Dawn has now broken on the NFL’s 2017 league year, AKA the start of free agency. And we’ve sure seen suddenly just where the Browns are drawing the line.
Because that’s what it comes down to: where do you draw the line?
If Terrelle Pryor can’t meet you there, think a few steps ahead. They did.
If your in-house player evals came up short on the OL, and you ever hope for continuity at quarterback, open the purses for veteran blockers.
How much is a Day 2 draft pick next year worth at this stage? Apparently they’re OK with dead money eight figures long.
So let’s metabolize the news so far, reflected as always on the updated Browns roster page.
Two new UFA arrivals, a waiver claim, and a contract extension all bolster the offensive line abundantly. A decade after Eric Steinbach came to Cleveland, another Bengal first-round guard, Kevin Zeitler, got the Browns’ biggest deal of the day, including over $31 million guaranteed. A three-year contract for Green Bay center J.C. Tretter confirms that the Browns brass was unhappy with incumbent options at that pivotal position. They underlined that point by claiming former 49er third-rounder Marcus Martin on waivers. The interior blocker has 24 NFL starts.
The Browns also used their surfeit of cap space to extend injured LG Joel Bitonio just as he entered the last year of his rookie contract. Including over $23 million in guaranteed money, the deal ensures that five projected starters are in the fold through at least the 2018 season, when Joe Thomas‘ contract ends.
Adios to Austin Pasztor, who started all 16 games at right tackle last year. The Browns showed little interest in stopping him from hitting unrestricted free agency. The interesting succession battle will be among Cameron Erving, Spencer Drango, and Shon Coleman. Veterans John Greco and Alvin Bailey remain on the roster, along with three other youngsters, to provide important depth options. Someone will step up.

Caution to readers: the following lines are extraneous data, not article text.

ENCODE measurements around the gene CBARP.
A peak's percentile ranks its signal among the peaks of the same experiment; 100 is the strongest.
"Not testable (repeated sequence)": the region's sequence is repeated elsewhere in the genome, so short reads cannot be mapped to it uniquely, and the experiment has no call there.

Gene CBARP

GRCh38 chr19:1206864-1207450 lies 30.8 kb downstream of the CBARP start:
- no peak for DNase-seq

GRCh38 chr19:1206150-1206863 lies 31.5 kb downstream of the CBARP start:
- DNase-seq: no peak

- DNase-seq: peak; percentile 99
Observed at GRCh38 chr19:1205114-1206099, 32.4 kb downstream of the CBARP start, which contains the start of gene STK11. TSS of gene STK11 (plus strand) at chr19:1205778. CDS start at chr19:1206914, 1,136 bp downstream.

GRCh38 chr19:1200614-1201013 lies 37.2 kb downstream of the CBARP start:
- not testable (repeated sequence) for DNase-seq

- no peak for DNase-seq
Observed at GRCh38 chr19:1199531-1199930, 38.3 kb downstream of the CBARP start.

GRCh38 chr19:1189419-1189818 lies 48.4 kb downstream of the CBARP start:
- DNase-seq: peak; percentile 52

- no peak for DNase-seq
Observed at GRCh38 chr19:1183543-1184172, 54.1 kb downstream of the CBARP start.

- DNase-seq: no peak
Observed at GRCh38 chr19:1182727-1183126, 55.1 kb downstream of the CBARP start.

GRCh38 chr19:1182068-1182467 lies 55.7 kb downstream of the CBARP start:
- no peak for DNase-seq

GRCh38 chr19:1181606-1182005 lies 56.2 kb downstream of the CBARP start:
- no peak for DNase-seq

The tremendous emphasis up front gives the Browns something they really haven’t had in a while: an unarguably strong positional unit to serve as a foundation for success. They will give the skill players time and space to demonstrate those skills right down the field.
QB carousel still a-spinnin’
The most curious move of the day was trading for Brock Osweiler, who quickly proved overpaid in Houston. The gist of the move is that the Browns maneuver into more draft value by taking on most or all of his $16 million guaranteed salary. They might cut him soon, in hopes that another team will bear some of the onus of paying him. They might try to trade him, whether sooner or later, to some other QB-desperate team. Least likely, it seems, is that they give him a bona fide chance to win the starting job for the Browns, and then cut him if he doesn’t stand out.
But the trade, while unusual and remarkable, is probably destined to be a footnote in Browns history, more of an accounting maneuver than anything. It’s just that we still don’t know who’s gonna be “The Guy.” Not for Game 1, or the 2017 season, or beyond. More developments to come.